Military Service Should Be Voluntary Essay Byline

Military Service Should Be Voluntary Essay

Imagine being deliberately forced to unwillingly participate in an activity that you do not support? It would be extremely difficult for you to be dedicated and passionate towards that action. Envision being disconnected, detached and frayed apart from your everyday life style and loved ones. The pain and pressure would be unconceivable. These kinds of emotions are swarmed in the minds and hearts of millions of people in the age range of 18 to 28 in countries such as Iraq, Iran and Syria. Each young person is snatched away from their innate life, innocence, friends, and family in order to be drafted to the military. I do not support this policy because these venerable youth experience emotional tribulations, and mental instability from the trauma they have experienced in those two years, in addition this policy would be breaking the boundaries of the unalienable rights that each USA citizen is entitled to; it would go against the first amendment of personal freedoms and liberties. It would break the very core of American ideals and foundations. In contrast to common belief this policy would prove to be extremely costly and inefficient, raising the financial burdens placed on the American Economy. For these side effects I do not advocate the policy of intentionally forcing younger generations into unescapable military service.
Many people believe that forcing the youth into military service will generate a sense of extreme nationalism, pride, and worth ethic, but in fact it will do the exact opposite. Since these people are not mentally and emotionally prepared and equipped to face war and epidemic. They will be undeniably traumatized and utterly broken. Having to kill other people, witness blood, gore, crime, inhumane conditions, carnage, bloodshed, slaughter, murder, massacre, annihilation, bloodbath, and obscene destruction will corrupt and pollute the minds of these youth. It will destroy the future of American generations, because when they return from the military they will not feel or behave normally, they will be psychologically affected. This drastic change in the behavior of youth will cause an increase in mental disorders such as depression. With such killer baggage and memories these youth will not fit in society. This will cause a decrease in an active society. The generation’s innovative passion will be destroyed placing America on a slow moving track of growth and progressive development. It will also cause an increase in divorce rates because of abruptions and problems in marriage and relationships. Even though the army will be fully equipped it will not be well prepared. There will be a drastic decrease in pride, nationalism, patriotism and devotion to fight. Overall the mental and emotional disturbance youth will experience will cause an unproductive...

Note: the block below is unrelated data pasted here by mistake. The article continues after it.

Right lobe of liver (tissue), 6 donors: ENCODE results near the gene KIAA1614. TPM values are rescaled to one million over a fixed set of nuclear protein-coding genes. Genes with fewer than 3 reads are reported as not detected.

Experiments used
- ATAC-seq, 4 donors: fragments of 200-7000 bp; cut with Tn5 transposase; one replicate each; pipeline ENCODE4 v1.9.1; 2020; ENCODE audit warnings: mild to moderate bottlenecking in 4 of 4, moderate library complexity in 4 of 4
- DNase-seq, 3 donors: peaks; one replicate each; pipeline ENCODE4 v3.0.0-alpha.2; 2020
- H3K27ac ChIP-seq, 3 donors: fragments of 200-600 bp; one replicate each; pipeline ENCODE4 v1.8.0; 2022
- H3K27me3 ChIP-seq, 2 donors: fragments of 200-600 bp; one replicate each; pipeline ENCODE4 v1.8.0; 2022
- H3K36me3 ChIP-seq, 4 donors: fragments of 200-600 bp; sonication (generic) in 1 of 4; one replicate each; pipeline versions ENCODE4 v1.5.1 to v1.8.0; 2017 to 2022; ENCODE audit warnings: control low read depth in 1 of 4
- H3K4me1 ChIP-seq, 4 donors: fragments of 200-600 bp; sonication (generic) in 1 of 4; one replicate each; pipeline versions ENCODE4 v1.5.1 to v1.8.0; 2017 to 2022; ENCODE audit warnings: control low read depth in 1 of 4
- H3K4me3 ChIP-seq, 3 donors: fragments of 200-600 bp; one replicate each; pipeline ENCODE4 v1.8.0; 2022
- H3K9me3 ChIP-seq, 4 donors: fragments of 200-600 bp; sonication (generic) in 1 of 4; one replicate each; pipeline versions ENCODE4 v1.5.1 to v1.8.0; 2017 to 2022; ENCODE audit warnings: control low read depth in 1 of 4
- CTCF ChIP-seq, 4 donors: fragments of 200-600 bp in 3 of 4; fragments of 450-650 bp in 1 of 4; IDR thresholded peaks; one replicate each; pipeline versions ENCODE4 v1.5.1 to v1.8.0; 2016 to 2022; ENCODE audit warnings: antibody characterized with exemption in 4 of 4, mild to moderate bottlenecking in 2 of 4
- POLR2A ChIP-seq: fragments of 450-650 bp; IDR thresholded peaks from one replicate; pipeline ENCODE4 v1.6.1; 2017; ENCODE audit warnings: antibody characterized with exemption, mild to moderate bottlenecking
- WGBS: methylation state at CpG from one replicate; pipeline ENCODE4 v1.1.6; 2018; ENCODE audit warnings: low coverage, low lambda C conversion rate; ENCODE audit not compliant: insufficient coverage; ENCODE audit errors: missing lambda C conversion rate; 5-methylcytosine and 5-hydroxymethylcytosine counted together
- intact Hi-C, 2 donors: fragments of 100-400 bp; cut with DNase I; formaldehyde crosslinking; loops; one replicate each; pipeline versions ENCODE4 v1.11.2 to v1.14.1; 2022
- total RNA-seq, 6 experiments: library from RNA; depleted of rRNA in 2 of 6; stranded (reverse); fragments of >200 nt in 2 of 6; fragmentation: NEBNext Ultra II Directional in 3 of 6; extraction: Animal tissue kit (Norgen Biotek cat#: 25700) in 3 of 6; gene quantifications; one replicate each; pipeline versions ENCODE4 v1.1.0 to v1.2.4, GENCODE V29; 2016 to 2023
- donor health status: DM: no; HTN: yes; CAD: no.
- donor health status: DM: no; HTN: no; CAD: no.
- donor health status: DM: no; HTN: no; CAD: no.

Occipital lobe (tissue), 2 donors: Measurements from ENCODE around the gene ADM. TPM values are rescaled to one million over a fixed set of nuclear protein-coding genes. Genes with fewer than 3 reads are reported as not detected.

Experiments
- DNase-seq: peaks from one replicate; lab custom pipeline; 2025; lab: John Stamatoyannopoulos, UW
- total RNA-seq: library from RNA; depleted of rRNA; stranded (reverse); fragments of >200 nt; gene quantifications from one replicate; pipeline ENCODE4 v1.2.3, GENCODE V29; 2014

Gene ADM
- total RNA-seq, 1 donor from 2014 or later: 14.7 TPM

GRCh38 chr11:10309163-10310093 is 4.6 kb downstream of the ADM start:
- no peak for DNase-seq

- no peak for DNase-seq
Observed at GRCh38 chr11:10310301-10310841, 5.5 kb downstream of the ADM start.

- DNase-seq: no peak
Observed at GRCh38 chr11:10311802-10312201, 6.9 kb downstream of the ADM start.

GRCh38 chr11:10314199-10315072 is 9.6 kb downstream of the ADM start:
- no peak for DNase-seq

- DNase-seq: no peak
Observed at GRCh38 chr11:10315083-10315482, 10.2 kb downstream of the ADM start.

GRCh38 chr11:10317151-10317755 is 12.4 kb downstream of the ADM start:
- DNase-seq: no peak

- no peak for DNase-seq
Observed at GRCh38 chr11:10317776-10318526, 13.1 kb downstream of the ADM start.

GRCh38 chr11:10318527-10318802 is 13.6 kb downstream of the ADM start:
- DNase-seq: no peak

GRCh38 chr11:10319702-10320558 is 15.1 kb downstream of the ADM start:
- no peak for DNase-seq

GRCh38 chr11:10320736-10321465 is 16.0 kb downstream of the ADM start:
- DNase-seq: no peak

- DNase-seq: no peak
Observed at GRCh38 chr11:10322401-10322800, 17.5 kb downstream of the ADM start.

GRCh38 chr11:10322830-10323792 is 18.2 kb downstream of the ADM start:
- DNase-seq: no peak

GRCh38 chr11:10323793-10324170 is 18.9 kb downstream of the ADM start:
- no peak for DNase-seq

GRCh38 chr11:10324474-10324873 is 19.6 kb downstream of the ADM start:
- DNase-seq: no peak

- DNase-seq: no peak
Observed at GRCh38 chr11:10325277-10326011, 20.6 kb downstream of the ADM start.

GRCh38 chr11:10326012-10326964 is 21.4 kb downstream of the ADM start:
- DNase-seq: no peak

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Essay on Military Service Should be Mandatory

822 Words4 Pages

Military Service Should be Mandatory

Americans, especially baby boomers, should be ashamed of themselves. How can the world's richest population let its military go begging for recruits?
Each year, the military services -- Air Force, Army, Marines, Navy -- establish recruiting goals to maintain adequate numbers of personnel. The numbers change annually depending on, among other factors, service needs, recruitment figures the year before and retention of current troops.
Most informed folks are familiar with the sorry statistics, but let me repeat them for the record: The Air Force has a goal of 33,800 for this year; it expects to fall short by 1,700. The Army needs 74,500 but will miss the mark by 6,300. Currently short of its goal…show more content…

Either way, the result is the same: hostility toward the military. The solution? We should bring back the draft, along with an alternative form of mandatory national service. Every American citizen has a duty to serve the nation for at least two years. No ifs, ands or buts about it.
If a high school student decides, say, to attend college first and become a doctor. Fine. He or she still must serve. Why not serve for two years in a veterans hospital? Or treat the poor who otherwise cannot get decent medical treatment? So the kid wants to become a lawyer. Good. After law school, he or she can work for Rural Legal Services for two years. Why not do something to help those who cannot afford to get their day in court? Many of them are the working poor.
In the Fort Lauderdale and Crescent City neighborhoods where I grew up, the old saying that "the service makes you a man" literally guided our lives. Despite the racial discrimination that prevented us from being real citizens, I and every boy I knew believed that we had a duty to serve in the military. Our heroes were the men in our lives who had served in World War II or Korea. My uncle Joe Maxwell, for example, was wounded in the Battle of the Bulge. For us, he was larger than life.
His Purple Heart was the center of his living room -- and our lives. His example, fulfilling his duty to the nation, inspired me to give up a college deferment and join the Marine Corps. Throughout the years, as a

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